Tecumseh Plastic Manufacturers

How to Find a Injection Molding Companies in Tecumseh ?

Whether the fabricator’s shop is large or small, the Ironworker is the backbone. The Ironworker isn’t a single machine; it is five machines united into an engineering wonder. It has much more versatility than most people would imagine. The five working sections that are involved in the make-up of this machine are a punch, a section shear, a bar shear, a plate shear, and a coper-notcher.

A number of the cheaper ironworkers are constructed to employ a fulcrum where the ram shakes back and forth, building the punch go into the die at a small angle. This normally leads to the erosion of the punch and succumb on the front rims. The higher quality machines incorporate a ram which moves in a direct vertical line and utilizes modifiable gibs and guidebooks to assure a constant traveling path.

Pneumatic Gripper

When you look for a End of Arm Tooling (EOAT)  that develop a Injection Molding Companies in Tecumseh, looks for experience and not only pricing.

That dedicates more life to the tooling, and allows the punch to penetrate the die right in the middle in order to capitalize on the machine’s total tonnage.

When looking for a design house that designs a Injection Molding Companies in Tecumseh  don’t look just in Michigan , other States also have great providers.

Injection Moulding Machine Price

Financial Talent is Pivoting to Blockchain and Crypto Startups

?

AWS recently announced its new per second billing for its EC2 instances and EBS volumes. This is perfect timing to talk about cost optimization. After a short intro we will guide you through some real world examples and best practices that we use at Teads to optimize our infrastructure costs.

The cloud computing opportunity and its traps

One of the advantages of cloud computing is its ability to fit the infrastructure to your needs, you only pay for what you really use. That is how most hyper growth startups have managed their incredible ascents.

Most companies migrating to the cloud embrace the “lift & shift” strategy, replicating what was once on premises.

You most likely won’t save a penny with this first step.

Main reasons being:

  • Your applications do not support elasticity yet,
  • Your applications rely on complex backend you need to migrate with (RabbitMQ, Cassandra, Galera clusters, etc.),
  • Your code relies on being executed in a known network environment and most likely uses NFS as distributed storage mechanism.

Once in the cloud, you need to “cloudify” your infrastructure.

Then, and only then, will you have access to virtually infinite computing power and storage.

Watch out, this apparent freedom can lead to very serious drifts: over provisioning, under optimizing your code or even forgetting to “turn off the lights” by letting that small PoC run more than necessary using that very nice r3.8xlarge instance.

Essentially, you have just replaced your need for capacity planning by a need for cost monitoring and optimization.

The dark side of cloud computing

At Teads we were “born in the cloud” and we are very happy about it.

One of our biggest pain today with our cloud providers is the complexity of their pricing.

It is designed to look very simple at the first glance (usually based on simple metrics like $/GB/month or $/hour or, more recently, $/second) but as you expand and go into a multi-region infrastructure mixing lots of products, you will have a hard time tracking the ever-growing cost of your cloud infrastructure.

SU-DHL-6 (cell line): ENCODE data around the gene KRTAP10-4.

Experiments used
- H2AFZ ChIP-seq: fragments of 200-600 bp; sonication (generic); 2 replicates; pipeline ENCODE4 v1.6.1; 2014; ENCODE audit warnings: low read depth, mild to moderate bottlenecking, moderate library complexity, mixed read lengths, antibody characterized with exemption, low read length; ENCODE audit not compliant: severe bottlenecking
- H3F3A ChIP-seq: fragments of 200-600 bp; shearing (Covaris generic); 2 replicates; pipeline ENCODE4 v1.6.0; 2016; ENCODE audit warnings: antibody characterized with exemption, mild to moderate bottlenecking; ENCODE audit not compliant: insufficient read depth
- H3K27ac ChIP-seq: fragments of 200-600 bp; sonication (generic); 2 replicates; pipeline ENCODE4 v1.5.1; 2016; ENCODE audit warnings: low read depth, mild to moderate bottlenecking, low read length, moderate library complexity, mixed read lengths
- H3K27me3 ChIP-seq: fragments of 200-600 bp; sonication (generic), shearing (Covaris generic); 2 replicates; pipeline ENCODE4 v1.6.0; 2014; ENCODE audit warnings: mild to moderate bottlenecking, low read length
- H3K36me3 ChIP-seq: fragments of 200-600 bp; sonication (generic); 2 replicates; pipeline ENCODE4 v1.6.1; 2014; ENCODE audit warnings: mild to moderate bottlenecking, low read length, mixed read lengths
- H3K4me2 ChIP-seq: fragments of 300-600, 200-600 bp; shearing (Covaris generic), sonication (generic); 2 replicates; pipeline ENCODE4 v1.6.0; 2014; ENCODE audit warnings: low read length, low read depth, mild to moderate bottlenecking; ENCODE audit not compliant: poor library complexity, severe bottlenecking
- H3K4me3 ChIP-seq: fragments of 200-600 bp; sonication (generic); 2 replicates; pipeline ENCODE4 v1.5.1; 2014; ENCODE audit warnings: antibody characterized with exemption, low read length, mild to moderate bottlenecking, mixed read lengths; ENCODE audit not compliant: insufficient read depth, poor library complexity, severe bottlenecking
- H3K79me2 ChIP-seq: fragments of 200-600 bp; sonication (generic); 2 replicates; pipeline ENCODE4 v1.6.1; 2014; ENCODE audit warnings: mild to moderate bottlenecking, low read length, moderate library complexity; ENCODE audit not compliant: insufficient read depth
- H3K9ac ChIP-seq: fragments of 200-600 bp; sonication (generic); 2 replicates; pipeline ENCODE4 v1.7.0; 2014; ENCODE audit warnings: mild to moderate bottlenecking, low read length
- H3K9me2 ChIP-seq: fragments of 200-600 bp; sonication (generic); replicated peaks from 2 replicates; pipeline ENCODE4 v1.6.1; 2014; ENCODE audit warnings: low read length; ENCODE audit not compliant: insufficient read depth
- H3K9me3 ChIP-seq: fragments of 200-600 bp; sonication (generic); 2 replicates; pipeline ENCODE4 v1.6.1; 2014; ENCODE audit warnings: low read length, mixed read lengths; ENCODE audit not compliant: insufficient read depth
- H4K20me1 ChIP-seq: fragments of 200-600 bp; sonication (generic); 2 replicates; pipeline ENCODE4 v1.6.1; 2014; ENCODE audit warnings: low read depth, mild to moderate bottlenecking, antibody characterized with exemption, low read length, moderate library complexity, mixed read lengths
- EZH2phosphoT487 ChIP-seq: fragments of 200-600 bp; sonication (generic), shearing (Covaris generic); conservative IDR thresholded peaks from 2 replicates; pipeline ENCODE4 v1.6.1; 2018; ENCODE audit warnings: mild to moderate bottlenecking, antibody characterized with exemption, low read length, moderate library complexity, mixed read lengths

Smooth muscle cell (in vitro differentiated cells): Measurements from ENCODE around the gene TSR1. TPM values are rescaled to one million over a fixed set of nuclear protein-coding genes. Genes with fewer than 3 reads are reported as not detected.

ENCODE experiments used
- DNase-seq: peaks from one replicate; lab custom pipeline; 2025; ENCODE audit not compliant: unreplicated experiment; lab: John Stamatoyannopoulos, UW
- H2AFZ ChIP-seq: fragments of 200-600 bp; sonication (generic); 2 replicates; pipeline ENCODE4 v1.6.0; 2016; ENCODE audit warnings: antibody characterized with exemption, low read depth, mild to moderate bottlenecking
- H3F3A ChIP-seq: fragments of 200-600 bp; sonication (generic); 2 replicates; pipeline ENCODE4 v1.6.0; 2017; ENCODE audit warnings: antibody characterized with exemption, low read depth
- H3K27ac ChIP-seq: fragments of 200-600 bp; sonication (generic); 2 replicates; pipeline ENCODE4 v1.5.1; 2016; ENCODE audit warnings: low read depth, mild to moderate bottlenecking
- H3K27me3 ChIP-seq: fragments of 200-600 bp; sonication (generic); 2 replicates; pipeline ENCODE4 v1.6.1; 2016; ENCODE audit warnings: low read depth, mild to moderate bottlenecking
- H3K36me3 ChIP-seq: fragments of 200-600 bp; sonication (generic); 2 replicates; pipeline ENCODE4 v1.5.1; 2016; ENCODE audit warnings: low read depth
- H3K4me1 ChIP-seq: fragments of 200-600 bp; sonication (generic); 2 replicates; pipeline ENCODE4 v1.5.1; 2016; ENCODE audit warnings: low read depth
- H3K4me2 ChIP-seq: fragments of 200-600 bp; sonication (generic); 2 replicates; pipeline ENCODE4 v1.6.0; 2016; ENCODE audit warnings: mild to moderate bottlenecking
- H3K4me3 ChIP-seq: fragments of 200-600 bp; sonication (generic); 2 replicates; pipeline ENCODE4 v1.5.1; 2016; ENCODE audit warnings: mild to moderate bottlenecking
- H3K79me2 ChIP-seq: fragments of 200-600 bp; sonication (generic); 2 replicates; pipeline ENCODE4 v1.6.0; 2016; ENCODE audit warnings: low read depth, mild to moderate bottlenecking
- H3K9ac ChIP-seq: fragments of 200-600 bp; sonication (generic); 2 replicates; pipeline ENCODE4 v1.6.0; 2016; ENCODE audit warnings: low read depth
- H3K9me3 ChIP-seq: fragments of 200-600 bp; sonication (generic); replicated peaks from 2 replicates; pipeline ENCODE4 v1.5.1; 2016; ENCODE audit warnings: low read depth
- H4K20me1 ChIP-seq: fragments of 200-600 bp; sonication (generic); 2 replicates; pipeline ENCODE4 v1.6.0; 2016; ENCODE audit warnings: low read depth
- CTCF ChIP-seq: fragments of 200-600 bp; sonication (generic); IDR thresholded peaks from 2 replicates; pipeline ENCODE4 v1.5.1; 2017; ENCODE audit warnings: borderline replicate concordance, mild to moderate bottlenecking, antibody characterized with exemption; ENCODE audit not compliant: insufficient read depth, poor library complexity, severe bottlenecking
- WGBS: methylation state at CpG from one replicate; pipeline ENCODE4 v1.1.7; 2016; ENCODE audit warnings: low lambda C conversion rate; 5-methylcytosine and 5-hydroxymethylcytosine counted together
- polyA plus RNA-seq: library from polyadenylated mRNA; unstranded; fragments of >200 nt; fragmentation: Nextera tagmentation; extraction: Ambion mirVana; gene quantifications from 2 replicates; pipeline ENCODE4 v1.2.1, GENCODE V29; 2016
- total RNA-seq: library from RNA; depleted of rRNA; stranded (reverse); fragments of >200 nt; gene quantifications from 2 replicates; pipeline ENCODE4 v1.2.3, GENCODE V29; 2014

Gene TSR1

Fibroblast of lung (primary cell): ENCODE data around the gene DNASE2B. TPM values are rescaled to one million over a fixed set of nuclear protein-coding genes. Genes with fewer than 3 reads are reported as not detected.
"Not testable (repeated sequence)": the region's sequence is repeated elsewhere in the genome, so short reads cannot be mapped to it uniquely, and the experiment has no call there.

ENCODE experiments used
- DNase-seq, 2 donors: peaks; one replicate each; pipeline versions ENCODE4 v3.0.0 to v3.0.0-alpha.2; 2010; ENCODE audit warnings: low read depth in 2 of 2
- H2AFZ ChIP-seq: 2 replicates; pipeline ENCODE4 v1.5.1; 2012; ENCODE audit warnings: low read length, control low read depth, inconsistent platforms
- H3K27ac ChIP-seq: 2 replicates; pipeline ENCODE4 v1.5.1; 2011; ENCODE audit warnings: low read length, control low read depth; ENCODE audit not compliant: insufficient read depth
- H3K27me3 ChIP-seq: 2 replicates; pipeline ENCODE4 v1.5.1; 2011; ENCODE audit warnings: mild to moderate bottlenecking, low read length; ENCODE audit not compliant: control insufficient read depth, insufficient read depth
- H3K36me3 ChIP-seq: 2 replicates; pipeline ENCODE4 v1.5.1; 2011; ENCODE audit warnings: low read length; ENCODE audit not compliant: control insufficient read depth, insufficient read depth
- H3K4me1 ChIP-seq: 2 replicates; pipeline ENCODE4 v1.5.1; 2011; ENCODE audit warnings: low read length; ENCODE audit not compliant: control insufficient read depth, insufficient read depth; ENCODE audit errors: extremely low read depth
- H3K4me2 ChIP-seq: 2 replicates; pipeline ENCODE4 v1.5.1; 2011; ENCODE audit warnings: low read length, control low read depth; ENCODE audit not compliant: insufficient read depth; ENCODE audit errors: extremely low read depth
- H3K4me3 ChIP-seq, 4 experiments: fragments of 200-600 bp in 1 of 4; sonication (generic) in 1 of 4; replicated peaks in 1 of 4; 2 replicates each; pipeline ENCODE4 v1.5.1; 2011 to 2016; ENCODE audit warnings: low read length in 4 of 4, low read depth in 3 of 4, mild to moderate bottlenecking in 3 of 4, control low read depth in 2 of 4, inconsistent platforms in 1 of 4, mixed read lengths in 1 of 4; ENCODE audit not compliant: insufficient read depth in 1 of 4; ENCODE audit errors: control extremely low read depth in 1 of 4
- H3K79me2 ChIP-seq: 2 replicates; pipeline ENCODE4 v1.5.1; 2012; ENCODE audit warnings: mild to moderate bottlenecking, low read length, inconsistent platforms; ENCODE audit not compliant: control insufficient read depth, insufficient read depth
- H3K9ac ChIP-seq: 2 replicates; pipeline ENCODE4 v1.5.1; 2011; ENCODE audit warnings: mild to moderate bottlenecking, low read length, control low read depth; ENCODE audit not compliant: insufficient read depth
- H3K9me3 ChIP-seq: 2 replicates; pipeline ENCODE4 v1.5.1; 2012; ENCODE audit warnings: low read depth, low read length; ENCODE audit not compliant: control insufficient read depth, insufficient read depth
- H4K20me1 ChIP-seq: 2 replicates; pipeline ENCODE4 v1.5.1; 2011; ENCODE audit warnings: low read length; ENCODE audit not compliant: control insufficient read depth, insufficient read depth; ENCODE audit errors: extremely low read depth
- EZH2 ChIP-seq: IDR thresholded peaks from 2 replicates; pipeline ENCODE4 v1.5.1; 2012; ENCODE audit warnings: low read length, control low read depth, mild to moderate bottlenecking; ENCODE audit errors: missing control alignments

For example, the cost of putting a file on S3 and serving it from there includes four different lines of billing:

  • Actual storage cost (80% of your bill)
  • Cost of the HTTP PUT request (2% of your bill)
  • Cost of the many HTTP GET requests (3% of your bill)
  • Cost of the data transfer (15% of your bill)

Our take on Cost Optimization

  • Focus on structural costs - Never block short term costs increase that would speed up the business, or enable a technical migration.
  • Everyone is responsible - Provide tooling to each team to make them autonomous on their cost optimization.

The limit of cost optimization for us is when it drives more complexity in the code and less agility in the future, for a limited ROI. 
This way of thinking also helps us to tackle cost optimisation in our day to day developments.

Overall we can extend this famous quote from Kent Beck:

“Make it work, make it right, make it fast” … and then cost efficient.

Billing Hygiene

It is of the utmost importance to keep a strict billing hygiene and know your daily spends.

In some cases, it will help you identify suspicious uptrends, like a service stuck in a loop and writing a huge volume of logs to S3 or a developer that left its test infrastructure up & running during a week-end.

You need to arm yourself with a detailed monitoring of your costs and spend time looking at it every day.

You have several options to do so, starting with AWS’s own tools:

  • Billing Dashboard, giving a high level view of your main costs (Amazon S3, Amazon EC2, etc.) and a rarely accurate forecast, at least for us. Overall, it’s not detailed enough to be of use for serious monitoring.
  • Detailed Billing Report, this feature has to be enabled in your account preferences. It sends you a daily gzipped .csv file containing one line per billable item since the beginning of the month (e.g., instance A sent X Mb of data on the Internet). 
    The detailed billing is an interesting source of data once you have added custom tags to your services so that you can group your costs by feature / application / part of your infrastructure. 
    Be aware that this file is accurate within a delay of approximately two days as it takes time for AWS to compute the files.